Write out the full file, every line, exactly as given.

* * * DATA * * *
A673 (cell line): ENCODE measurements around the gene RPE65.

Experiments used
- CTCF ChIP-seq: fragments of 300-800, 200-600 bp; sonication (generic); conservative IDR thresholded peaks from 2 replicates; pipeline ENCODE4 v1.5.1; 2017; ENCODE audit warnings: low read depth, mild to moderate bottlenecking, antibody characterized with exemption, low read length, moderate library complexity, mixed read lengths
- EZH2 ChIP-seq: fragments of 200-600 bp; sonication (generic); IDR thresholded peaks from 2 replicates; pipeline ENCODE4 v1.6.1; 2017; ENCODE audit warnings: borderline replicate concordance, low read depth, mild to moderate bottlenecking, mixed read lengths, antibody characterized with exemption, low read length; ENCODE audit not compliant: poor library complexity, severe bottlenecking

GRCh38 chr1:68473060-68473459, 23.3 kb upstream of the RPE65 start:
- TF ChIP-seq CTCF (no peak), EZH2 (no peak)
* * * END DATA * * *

A673 (cell line): ENCODE measurements around the gene RPE65.

Experiments used
- CTCF ChIP-seq: fragments of 300-800, 200-600 bp; sonication (generic); conservative IDR thresholded peaks from 2 replicates; pipeline ENCODE4 v1.5.1; 2017; ENCODE audit warnings: low read depth, mild to moderate bottlenecking, antibody characterized with exemption, low read length, moderate library complexity, mixed read lengths
- EZH2 ChIP-seq: fragments of 200-600 bp; sonication (generic); IDR thresholded peaks from 2 replicates; pipeline ENCODE4 v1.6.1; 2017; ENCODE audit warnings: borderline replicate concordance, low read depth, mild to moderate bottlenecking, mixed read lengths, antibody characterized with exemption, low read length; ENCODE audit not compliant: poor library complexity, severe bottlenecking

GRCh38 chr1:68473060-68473459, 23.3 kb upstream of the RPE65 start:
- TF ChIP-seq CTCF (no peak), EZH2 (no peak)